Bland Simpson didn’t start out to write a series of books on the life and history of North Carolina’s sound country; it just sort of happened that way.

Simpson, a literary professor at UNC, Red Clay Rambler, playwright, songwriter and storyteller, began wandering again the northeastern coastal lands of his childhood in the mid-1980s. The Elizabeth City native started out with a book about the Dismal Swamp, then in 1997 produced Into the Sound Country: A Carolinian’s Coastal Plain. He kidded himself about empire building: “I grabbed one swamp and then wanted them all.” He recognized, though, that he was among a group of writers filling in the blanks about coastal North Carolina history and culture. “There are all sorts of books about Western North Carolina and the mountains,” he says, but except for the work of a handful of writers like David Stick, there was not a lot of work being done to capture the fleeting history and culture on the other end of the state.

In Simpson’s latest, The Inner Islands: A Carolinian’s Sound Country Chronicle, he traveled the band of islands along the state’s sounds and rivers: some of them turned by time and tide to shoals or piles of oyster shells, most of them baring some kind of indication of habitation and abandonment. They are often eerie places, a fact brought home by Simpson’s wife, Ann Cary Simpson, through her photos of hunt clubs, forts and fish camps in ruin amid a landscape of moss-draped yaupon and live oak.

Each island, Simpson says, has its own story, and the book moves from his recollections to historical accounts and oral histories. There’s Shell Castle Island–barely more than an oyster shell reef near Ocracoke–whose docks once dominated maritime commerce in the late 1700s; and the marshes of the Curritucks where the great hunt clubs flourished. There are plenty of stories and legends, but Inner Islands is a personal chronicle of Simpson’s marvel at the unique inner shoreline of the state.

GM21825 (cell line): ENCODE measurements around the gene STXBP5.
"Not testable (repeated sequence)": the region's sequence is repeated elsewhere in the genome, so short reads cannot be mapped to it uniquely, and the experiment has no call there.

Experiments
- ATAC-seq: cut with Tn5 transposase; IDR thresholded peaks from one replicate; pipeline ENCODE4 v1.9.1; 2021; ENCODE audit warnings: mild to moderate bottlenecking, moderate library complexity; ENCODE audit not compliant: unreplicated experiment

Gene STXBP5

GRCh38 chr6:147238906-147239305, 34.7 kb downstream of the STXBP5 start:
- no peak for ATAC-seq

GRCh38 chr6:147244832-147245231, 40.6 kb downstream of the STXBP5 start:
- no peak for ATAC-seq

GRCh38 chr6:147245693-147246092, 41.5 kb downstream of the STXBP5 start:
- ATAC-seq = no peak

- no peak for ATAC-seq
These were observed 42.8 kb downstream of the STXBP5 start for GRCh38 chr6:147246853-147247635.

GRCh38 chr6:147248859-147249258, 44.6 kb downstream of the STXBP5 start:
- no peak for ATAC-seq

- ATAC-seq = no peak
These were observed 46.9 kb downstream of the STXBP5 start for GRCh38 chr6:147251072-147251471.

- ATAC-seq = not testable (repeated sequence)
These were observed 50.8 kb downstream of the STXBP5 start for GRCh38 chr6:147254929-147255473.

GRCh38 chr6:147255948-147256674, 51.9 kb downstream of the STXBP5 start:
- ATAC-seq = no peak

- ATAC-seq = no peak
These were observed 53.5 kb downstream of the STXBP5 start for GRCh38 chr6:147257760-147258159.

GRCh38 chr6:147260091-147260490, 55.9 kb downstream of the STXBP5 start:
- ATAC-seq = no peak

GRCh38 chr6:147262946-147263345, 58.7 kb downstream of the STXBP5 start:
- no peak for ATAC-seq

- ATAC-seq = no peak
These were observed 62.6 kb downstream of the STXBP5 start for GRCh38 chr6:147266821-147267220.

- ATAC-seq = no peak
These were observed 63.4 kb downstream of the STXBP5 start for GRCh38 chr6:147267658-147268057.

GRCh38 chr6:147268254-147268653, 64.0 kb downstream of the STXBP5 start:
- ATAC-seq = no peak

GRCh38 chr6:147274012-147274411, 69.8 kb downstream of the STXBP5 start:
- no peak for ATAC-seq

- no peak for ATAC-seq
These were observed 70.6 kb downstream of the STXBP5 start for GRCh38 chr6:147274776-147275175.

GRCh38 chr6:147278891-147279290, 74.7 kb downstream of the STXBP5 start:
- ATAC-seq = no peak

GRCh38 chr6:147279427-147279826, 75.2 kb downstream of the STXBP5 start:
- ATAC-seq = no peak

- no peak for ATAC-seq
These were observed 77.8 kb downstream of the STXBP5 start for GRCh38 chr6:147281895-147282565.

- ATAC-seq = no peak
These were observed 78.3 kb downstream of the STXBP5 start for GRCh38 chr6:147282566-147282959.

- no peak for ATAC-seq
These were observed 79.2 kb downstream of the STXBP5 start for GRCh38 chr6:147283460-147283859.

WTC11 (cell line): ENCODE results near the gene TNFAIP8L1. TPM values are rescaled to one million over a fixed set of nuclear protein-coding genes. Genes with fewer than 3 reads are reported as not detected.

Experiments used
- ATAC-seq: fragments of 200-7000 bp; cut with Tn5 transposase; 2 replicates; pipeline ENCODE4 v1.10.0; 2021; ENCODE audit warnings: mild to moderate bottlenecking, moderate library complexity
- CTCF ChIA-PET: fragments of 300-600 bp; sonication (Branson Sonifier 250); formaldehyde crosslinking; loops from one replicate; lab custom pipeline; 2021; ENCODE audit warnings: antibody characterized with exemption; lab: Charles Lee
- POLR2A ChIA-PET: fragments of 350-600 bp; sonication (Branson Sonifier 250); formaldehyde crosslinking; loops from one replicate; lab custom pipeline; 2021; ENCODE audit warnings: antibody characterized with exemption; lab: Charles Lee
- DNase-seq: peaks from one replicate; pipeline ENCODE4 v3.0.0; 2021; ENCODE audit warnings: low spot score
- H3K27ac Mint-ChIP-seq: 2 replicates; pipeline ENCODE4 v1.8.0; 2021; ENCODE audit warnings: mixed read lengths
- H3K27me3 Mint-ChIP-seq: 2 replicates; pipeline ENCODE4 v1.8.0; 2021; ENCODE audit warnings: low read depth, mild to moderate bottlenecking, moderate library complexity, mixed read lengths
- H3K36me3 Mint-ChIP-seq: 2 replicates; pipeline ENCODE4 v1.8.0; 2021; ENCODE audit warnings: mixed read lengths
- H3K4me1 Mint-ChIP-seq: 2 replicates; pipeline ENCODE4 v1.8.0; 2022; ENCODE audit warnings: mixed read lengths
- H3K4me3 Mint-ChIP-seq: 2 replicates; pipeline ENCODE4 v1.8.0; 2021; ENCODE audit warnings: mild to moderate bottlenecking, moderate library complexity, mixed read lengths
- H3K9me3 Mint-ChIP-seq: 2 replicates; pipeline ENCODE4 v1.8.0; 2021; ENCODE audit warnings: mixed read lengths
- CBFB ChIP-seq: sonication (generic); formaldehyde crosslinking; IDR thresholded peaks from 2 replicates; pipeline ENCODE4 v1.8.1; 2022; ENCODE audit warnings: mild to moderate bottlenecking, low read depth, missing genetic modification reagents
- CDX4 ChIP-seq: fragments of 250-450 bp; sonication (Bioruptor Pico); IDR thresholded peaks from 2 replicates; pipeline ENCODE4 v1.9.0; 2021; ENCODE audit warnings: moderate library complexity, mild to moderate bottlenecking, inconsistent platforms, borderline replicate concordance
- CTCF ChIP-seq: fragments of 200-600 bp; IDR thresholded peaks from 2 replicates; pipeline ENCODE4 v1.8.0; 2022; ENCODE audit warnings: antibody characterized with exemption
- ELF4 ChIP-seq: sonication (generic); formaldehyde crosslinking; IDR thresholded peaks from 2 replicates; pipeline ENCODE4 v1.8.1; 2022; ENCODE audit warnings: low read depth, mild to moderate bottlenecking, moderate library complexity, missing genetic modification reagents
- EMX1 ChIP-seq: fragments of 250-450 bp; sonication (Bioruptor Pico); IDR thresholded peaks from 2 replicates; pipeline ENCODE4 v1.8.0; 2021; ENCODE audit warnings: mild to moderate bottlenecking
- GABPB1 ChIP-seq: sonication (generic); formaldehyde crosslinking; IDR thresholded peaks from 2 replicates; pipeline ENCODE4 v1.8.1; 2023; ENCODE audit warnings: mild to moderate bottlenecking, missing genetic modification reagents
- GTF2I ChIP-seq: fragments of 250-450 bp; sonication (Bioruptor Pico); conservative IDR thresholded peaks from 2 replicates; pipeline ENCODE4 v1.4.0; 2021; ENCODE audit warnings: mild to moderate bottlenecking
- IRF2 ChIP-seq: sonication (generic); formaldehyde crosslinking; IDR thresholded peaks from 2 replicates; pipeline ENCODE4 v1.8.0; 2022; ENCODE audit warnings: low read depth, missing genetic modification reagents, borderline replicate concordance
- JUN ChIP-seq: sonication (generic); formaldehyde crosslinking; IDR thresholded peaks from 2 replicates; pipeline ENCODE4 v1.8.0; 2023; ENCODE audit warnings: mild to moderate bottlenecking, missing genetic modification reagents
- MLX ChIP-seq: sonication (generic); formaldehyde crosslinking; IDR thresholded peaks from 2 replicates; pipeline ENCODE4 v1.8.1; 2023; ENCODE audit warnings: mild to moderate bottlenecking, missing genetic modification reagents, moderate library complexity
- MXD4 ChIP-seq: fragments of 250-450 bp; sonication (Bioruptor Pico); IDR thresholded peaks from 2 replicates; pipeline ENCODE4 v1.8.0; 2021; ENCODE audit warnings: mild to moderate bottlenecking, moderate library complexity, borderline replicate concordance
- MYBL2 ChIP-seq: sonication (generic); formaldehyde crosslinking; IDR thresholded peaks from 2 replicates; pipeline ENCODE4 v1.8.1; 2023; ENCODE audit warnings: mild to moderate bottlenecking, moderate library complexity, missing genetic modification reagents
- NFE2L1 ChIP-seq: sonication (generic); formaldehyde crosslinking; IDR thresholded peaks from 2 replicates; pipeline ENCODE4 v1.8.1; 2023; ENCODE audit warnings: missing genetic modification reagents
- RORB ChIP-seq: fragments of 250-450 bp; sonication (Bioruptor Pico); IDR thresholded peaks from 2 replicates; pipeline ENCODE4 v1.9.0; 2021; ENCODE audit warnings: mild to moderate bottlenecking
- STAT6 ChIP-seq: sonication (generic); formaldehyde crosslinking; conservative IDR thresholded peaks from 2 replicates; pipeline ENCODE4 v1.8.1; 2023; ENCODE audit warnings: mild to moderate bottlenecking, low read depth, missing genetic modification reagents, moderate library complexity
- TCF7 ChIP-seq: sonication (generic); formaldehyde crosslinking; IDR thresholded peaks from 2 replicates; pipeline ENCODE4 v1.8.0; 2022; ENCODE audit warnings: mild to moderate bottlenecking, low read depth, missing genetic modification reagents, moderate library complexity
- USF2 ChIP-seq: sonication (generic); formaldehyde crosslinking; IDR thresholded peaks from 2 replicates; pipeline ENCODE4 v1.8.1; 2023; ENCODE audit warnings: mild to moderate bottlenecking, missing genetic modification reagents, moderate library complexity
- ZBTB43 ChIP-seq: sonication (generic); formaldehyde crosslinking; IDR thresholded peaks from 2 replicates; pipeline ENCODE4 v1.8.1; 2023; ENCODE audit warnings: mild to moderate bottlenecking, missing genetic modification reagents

The stories and songs that come out of his travels to the sound country are part of the work, he says. But so is conveying a message about the intricate ecosystems in and around the islands. And like the wildlife, he notes that long-held ways of life are threatened as well, as the state’s inner coast makes way for baby boomers retiring to the water. The loss of fish houses and docks to condos, he says, is “busting up the fabric of the commercial fishing business.”

But the islands, most of them anyway, are still hard to get to, still a world away from the mainland. “When you’re out there, you’re out there.” And while it’s hard to escape that sense of desolation, there’s also what he calls a “kinship with the ephemeral”–a knowledge that the island itself is as temporary as those who inhabit it.

“Even in the dead of winter,” he says. “It’s a beautiful place to be.”

Bland Simpson will host a launch party for The Inner Islands: A Carolinian’s Sound Country Chronicle this Friday, Oct. 27, at 7 p.m. at Market Street Books & Maps in Chapel Hill.